Okay, I don’t have time to write but I could not help myself. A brief thought on St. John of the Cross for his feast today.
I’ve said before, it was my spiritual director in the late 1980’s who introduced me to St. John. Among other reasons, he wanted me to grow beyond my attachment to “cash value” prayer that yielded sweet feelings, lovely insights and other ego-rich goodies. And he knew John was good medicine for kids with a spiritual sweet tooth like me.
I had been complaining for a while that I wasn’t getting anything out of my prayer. He asked me, “What do you try to get out of it?” I said, “Well, you know, a sense of God’s closeness. Something inspiring.” He replied something like this:
You have to remember that prayer is the time you take out of your day to give God permission to do what He wishes in you. Not to get God to do for you what you wish. Thy kingdom come, Thy will be done. You can’t really imagine, Tom, that the only thing He’s interested in doing are those things you mention? He’s so much greater. The Father sees prayer as really about making you like His Son. Your role is to be faithful to the time you promise Him, and to the methods of prayer we agreed on. Then let God decide what He wants to do. God always responds when we pray in faith. But faith is dark, He’s God, only faith is big enough for His work, and so most of what He does you can’t feel. After 20 years of faithfulness to this, come talk to me and then you’ll have something to say to me about struggle. Plant the Cross in your prayer.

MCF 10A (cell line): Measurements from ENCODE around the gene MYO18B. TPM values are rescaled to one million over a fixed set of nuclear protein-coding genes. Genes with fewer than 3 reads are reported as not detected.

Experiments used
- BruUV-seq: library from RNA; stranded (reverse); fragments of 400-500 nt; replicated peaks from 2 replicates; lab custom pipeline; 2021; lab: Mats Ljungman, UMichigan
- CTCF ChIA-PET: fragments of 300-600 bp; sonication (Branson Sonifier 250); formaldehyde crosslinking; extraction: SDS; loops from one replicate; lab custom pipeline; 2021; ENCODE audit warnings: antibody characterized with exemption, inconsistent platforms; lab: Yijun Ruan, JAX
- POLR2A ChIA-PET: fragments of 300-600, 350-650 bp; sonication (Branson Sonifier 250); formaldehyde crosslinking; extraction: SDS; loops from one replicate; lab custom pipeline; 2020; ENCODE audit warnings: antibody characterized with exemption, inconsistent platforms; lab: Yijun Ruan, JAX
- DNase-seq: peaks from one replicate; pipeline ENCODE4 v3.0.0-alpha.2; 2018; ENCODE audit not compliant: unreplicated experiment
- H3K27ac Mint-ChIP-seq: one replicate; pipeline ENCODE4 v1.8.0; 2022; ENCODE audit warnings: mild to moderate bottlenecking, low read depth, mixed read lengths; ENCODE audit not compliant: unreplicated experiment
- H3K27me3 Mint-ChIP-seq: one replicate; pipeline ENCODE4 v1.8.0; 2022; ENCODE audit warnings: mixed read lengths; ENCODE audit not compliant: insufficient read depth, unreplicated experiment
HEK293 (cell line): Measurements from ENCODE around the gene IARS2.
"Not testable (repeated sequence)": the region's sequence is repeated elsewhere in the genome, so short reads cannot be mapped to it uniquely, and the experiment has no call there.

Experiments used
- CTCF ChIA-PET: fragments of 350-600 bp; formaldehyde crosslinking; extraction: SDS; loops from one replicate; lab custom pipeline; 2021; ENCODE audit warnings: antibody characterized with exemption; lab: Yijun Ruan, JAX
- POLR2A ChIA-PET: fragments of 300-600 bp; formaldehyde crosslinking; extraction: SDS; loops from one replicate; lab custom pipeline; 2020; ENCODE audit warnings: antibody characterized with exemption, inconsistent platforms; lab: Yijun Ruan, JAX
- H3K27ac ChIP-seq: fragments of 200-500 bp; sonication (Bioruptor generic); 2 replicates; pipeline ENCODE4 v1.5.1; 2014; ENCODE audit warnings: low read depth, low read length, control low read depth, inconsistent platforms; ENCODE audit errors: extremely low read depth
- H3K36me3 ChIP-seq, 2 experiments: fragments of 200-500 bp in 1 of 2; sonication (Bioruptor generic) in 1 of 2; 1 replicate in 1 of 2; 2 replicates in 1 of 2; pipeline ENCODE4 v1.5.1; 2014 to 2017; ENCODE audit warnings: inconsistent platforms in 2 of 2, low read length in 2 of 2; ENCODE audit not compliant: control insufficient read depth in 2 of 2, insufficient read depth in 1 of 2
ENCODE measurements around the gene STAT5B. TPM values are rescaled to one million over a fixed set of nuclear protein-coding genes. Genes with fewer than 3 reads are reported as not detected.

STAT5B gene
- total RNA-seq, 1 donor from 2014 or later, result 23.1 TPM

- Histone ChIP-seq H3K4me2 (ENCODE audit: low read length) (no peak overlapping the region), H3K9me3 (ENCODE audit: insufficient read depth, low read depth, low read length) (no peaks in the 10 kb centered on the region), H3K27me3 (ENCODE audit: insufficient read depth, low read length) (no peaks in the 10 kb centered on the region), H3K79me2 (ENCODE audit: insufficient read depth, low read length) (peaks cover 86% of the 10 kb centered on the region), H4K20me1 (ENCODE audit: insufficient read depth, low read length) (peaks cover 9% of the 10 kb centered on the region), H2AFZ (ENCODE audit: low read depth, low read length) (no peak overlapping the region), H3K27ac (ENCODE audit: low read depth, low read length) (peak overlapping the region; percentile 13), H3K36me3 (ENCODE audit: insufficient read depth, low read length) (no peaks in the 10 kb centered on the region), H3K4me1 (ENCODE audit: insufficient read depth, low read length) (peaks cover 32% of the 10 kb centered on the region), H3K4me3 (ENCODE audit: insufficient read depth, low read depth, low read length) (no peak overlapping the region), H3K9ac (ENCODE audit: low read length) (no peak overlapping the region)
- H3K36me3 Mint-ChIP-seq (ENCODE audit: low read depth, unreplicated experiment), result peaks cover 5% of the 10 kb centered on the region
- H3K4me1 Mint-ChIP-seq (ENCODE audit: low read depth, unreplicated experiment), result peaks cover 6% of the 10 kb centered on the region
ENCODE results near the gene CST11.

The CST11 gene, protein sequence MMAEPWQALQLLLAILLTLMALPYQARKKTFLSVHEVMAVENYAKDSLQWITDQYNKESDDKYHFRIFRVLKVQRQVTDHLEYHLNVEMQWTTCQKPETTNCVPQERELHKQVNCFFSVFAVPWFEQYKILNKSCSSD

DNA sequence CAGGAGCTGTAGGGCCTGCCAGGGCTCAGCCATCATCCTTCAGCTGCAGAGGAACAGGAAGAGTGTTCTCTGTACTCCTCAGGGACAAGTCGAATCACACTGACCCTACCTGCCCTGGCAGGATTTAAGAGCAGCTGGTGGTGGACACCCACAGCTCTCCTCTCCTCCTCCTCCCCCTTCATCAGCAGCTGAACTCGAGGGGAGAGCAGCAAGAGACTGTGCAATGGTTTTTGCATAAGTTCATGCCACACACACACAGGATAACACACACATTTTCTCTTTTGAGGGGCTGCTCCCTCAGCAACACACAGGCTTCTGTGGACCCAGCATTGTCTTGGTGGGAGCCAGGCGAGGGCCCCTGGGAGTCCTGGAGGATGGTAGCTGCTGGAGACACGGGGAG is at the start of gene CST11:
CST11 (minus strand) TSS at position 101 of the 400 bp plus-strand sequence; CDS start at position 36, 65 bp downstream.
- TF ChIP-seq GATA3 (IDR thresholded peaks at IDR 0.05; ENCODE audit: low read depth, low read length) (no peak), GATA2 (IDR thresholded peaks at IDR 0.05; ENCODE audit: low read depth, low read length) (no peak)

He had given me a copy of St. John of the Cross’ collected works to read, and so he asked me to read the very pithy and incisive “Degrees of Perfection”. I recall this was the stand-out passage that made me realize something totally new to me: prayer was, in part, God exposing for His own viewing my mettle (or lack thereof):
Never give up prayer, and should you find dryness and difficulty, persevere in it for this very reason. God often desires to see what love your soul has, and love is not tried by ease and satisfaction.